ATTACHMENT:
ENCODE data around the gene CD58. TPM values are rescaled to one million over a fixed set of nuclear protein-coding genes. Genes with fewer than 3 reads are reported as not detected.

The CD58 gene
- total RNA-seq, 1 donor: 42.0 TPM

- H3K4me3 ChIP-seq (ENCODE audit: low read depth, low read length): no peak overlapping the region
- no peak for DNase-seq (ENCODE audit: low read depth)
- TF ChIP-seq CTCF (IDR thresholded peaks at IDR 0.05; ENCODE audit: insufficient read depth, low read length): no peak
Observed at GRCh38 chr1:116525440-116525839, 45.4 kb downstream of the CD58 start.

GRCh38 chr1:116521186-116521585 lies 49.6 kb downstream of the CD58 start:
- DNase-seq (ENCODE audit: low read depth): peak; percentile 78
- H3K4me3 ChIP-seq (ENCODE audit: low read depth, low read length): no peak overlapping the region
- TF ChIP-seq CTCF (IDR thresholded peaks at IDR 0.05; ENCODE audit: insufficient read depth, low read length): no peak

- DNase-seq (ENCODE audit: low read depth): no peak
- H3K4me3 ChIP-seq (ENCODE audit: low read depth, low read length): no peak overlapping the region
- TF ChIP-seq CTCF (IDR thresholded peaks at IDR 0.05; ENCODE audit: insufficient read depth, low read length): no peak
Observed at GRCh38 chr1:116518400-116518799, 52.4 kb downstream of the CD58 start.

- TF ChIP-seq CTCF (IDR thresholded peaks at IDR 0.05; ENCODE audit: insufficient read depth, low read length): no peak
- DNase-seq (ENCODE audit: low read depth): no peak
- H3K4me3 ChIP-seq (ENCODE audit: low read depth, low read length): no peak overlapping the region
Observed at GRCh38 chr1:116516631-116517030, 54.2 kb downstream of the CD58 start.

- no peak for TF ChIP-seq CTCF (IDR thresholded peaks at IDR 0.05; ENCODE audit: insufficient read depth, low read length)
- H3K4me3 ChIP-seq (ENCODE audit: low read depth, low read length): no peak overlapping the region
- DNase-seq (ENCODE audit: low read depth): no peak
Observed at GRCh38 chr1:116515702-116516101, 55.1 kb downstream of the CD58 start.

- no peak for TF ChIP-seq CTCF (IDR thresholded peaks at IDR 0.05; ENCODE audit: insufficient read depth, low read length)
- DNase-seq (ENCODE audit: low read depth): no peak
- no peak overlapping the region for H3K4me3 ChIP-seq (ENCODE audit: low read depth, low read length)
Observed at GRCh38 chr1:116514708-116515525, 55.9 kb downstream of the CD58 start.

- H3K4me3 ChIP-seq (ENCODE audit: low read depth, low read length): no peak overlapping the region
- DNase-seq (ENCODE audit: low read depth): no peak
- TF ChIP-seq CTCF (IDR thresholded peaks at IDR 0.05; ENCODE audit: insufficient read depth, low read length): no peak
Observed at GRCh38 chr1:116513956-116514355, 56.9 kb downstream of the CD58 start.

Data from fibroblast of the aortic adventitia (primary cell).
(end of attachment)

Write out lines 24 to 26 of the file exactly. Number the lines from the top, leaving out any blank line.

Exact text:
- no peak for TF ChIP-seq CTCF (IDR thresholded peaks at IDR 0.05; ENCODE audit: insufficient read depth, low read length)
- DNase-seq (ENCODE audit: low read depth): no peak
- no peak overlapping the region for H3K4me3 ChIP-seq (ENCODE audit: low read depth, low read length)